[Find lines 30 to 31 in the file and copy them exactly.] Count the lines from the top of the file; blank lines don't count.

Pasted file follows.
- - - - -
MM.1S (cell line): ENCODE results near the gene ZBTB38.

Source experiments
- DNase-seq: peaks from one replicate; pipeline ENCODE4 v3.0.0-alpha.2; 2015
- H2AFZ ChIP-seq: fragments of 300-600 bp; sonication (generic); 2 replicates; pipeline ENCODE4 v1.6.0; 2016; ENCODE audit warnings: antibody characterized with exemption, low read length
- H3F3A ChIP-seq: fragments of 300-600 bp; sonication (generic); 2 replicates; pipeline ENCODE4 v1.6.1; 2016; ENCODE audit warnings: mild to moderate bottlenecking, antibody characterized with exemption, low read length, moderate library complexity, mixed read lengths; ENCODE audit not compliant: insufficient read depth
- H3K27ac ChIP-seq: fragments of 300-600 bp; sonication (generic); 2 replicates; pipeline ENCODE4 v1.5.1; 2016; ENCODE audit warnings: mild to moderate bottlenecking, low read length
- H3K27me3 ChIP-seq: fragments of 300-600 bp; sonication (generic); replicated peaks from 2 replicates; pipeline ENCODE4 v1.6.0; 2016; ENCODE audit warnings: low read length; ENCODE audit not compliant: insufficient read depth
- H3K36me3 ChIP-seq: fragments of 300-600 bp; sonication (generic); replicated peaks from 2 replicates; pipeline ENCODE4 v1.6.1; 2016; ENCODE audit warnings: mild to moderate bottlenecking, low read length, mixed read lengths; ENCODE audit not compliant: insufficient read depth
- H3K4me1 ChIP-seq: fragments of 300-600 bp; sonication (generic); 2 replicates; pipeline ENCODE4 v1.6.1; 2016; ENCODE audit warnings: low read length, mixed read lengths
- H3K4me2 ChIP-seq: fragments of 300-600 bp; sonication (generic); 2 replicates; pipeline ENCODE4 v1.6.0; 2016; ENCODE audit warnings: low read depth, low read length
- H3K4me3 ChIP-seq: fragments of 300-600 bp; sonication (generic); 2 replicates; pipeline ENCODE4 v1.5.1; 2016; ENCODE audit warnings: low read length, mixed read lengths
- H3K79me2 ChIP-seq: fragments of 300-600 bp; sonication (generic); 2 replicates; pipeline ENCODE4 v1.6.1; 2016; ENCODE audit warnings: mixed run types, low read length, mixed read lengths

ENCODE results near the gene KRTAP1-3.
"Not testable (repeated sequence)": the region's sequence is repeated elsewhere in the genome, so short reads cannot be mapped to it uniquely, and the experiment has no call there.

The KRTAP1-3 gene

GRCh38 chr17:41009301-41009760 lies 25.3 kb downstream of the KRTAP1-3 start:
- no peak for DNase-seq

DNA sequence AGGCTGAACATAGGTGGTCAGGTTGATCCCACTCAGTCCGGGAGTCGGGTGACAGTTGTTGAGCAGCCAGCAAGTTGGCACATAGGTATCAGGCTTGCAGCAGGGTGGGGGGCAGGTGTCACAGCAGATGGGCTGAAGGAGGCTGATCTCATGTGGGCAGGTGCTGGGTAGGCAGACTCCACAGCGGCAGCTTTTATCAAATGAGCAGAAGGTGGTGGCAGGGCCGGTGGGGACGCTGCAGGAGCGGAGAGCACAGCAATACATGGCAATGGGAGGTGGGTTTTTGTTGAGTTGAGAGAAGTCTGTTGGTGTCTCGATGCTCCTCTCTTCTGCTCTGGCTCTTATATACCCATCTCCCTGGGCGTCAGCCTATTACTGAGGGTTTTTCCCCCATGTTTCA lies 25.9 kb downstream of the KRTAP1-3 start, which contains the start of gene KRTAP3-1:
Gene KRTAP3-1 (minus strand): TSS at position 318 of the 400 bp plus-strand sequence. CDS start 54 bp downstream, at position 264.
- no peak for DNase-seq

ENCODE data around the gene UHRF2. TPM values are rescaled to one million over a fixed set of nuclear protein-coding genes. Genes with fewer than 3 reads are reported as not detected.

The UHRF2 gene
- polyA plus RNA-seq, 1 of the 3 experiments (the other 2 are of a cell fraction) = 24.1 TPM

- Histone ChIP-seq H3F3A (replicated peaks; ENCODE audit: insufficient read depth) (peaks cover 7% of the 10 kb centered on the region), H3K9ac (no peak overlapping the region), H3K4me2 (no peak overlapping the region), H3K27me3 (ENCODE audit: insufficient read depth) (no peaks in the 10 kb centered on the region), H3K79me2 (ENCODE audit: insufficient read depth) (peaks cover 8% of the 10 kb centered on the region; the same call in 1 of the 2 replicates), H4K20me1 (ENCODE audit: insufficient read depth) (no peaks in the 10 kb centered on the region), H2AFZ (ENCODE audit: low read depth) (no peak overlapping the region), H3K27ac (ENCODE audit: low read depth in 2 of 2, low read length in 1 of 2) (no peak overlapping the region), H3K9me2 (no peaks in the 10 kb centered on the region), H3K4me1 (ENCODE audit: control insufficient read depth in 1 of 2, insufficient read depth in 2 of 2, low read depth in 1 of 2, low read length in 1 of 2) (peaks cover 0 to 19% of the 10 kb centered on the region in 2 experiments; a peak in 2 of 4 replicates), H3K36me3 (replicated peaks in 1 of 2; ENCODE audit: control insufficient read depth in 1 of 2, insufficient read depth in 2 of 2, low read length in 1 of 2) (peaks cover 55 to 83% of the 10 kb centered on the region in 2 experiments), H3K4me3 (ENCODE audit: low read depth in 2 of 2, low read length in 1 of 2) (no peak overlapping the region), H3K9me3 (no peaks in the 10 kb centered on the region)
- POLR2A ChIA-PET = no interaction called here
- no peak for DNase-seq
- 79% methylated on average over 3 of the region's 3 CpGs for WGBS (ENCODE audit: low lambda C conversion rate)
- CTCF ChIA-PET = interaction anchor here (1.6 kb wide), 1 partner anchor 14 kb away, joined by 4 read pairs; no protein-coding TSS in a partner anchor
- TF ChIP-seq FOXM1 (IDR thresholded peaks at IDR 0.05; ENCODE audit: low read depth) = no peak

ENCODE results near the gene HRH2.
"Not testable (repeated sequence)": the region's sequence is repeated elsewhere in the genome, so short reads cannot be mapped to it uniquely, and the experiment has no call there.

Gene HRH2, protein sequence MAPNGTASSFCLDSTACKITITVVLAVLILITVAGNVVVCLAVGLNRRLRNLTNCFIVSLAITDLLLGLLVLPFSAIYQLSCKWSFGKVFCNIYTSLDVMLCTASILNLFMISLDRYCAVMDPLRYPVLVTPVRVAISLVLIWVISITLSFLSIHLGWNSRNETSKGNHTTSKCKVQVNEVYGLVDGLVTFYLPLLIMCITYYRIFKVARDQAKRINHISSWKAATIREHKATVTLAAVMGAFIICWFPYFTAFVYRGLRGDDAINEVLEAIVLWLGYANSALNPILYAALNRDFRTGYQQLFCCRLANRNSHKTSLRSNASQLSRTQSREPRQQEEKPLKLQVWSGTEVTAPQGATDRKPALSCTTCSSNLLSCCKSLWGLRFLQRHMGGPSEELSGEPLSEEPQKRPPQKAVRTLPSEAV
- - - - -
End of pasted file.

ENCODE results near the gene HRH2.
"Not testable (repeated sequence)": the region's sequence is repeated elsewhere in the genome, so short reads cannot be mapped to it uniquely, and the experiment has no call there.